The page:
Interview. The current Italian government, like the rest of the EU, has expressed opposition to the Trump plan for Palestine and Israel. But it also opposes the publication by the UN human rights council of a list of companies operating in the illegal settlements.

Conte government disagrees with ‘name and shame’ strategy in the West Bank

In the wake of the Trump-Netanyahu proposal for a “1.5-state solution,” the United Nations Human Rights Council has published a list of companies operating in the West Bank. We spoke with Italian Deputy Foreign Minister Marina Sereni about how the European Union views this publication and the Trump plan and what may be the next steps.

Deputy Foreign Minister Marina Sereni, the EU will have to respond to the Trump Plan. Perhaps it is no longer enough to reiterate its support for a two-state solution.

President Trump’s plan did have the merit of putting the Middle East peace process back on the agenda of the international community, after a very long stalemate. However, the timing and modalities of the presentation of the plan have raised a number of questions and provoked less than positive reactions, among the Palestinians and not only. 

Europe is right to want to dig deeper into the provisions of the plan and to reiterate its own firm requirements: namely, the need to start from the UN resolutions and from the principle of two states, which the US plan itself mentions. 

But we can’t stop there: the situation in recent years has gotten much worse, the Israeli settlements in the West Bank have grown, we are facing a humanitarian emergency in Gaza, Israel continues to be the object of attacks and the distrust between the parties is enormously high. That is why I believe it is necessary that the European Union, instead of writing an alternative plan, should exert more effort to create the conditions for a new direct negotiation between Palestinians and Israelis. 

No peace is possible without an agreement that recognizes the rights of both peoples to have a state and to live in security. And the Jerusalem issue is too delicate and complex to be addressed unilaterally.

Luxembourg wants the immediate recognition of the State of Palestine. Does Italy support this proposal?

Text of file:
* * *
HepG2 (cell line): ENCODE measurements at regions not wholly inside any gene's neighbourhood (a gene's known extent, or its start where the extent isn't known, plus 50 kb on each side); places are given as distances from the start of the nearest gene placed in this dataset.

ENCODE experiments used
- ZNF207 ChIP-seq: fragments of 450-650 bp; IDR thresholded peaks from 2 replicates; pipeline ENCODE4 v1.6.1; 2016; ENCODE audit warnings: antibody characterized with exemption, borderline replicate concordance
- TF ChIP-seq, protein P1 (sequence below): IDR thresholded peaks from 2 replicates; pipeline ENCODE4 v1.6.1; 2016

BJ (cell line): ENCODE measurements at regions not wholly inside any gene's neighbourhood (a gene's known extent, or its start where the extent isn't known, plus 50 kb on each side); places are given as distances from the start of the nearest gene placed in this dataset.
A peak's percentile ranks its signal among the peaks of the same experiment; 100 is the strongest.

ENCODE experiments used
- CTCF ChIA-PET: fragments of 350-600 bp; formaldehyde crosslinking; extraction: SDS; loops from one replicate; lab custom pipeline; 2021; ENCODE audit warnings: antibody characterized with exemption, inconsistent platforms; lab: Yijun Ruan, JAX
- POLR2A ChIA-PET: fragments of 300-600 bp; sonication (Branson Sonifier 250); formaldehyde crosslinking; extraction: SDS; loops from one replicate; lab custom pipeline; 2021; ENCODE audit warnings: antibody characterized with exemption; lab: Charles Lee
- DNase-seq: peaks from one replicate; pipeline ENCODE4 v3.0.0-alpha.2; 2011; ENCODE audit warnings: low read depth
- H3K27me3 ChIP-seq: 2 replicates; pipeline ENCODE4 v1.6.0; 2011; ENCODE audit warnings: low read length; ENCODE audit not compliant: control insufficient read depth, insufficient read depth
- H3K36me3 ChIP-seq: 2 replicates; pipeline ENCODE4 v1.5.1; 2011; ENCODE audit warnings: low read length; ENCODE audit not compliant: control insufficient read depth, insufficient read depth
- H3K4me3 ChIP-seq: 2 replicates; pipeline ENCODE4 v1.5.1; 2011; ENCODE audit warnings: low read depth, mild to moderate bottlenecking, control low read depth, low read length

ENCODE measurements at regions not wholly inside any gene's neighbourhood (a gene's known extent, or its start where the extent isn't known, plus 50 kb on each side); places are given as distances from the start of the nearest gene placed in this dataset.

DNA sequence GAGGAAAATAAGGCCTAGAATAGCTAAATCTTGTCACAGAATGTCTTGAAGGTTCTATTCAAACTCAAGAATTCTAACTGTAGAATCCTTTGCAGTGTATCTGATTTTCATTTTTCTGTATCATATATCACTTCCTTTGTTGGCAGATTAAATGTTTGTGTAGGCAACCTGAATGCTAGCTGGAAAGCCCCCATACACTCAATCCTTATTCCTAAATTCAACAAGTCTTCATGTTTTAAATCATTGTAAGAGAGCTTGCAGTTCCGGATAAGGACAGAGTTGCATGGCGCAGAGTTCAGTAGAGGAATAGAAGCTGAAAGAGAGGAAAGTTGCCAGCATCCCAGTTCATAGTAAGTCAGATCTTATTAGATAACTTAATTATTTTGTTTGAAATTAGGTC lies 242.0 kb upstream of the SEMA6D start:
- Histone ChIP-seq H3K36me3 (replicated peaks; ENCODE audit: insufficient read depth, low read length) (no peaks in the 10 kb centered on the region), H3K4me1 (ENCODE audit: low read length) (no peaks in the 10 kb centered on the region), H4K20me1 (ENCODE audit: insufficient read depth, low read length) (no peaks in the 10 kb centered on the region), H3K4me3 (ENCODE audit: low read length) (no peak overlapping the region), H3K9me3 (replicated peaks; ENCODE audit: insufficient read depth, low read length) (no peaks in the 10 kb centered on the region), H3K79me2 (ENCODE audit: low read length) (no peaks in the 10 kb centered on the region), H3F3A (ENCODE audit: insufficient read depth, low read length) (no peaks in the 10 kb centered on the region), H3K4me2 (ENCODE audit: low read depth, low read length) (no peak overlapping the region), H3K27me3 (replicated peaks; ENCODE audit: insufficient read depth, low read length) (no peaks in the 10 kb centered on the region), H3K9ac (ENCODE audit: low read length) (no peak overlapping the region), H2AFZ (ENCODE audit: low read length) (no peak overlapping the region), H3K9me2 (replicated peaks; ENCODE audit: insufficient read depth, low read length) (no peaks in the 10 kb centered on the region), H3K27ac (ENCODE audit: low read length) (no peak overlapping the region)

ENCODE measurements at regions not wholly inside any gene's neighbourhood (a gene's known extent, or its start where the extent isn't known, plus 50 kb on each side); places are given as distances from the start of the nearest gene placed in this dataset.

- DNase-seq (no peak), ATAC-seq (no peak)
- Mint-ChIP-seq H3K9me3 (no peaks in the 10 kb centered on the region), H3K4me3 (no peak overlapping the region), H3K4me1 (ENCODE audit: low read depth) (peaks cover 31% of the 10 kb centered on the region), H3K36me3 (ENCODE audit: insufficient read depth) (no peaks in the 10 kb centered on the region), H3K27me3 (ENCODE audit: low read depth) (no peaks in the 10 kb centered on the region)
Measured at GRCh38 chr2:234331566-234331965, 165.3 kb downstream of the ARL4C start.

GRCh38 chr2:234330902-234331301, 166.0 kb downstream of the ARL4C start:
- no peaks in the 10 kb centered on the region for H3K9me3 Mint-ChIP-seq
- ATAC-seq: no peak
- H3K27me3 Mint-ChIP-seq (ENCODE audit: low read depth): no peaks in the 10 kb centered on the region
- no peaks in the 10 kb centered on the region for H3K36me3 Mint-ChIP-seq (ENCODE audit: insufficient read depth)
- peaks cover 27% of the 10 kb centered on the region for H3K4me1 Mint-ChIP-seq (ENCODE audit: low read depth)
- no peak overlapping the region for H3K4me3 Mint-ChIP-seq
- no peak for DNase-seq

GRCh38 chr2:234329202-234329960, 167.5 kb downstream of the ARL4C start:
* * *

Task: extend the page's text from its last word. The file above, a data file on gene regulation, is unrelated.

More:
Italy has never been against this initiative as such. We have always believed that this step should be aimed at furthering the peace process. In my view, it seems appropriate that we should think about this together at European level. Just as I believe that Europe must support the process of reconciliation between the Palestinians and encourage the holding of new presidential and parliamentary elections in which the Palestinian citizens of the West Bank, Gaza and East Jerusalem would be able to participate.

The UN has published a list of companies that are operating in Israeli colonial settlements. Does Italy agree with this initiative?

Italy has always maintained a constructive and balanced approach in relation to the human rights resolutions presented by the Palestinian side at the Human Rights Council in Geneva. A few days ago, we received the first drafts of the texts that will be presented at this year’s session, and, in close coordination with the European members of the UNHRC, we are carefully assessing them. 

That said, it is well known that our country, like the European Union as a whole, has always rejected any form of boycott against Israel, in particular the “BDS” (Boycott, Divestment, Sanctions) campaign. In this context, we have taken note of the publication of the database of companies operating in Israeli settlements in the West Bank. 

In line with our EU partners, however, we have expressed our opposition to this publication, both because such an exercise would appear to exceed the High Commissioner’s powers and because it would cause commercial and reputational damage to those companies, which are operating within a legal framework, and which would be exposed to being “named and shamed,” thus making the database similar to a “black list.” Among other issues, the database risks being counterproductive for the Palestinians themselves, many of whom work and are employed at the listed companies.

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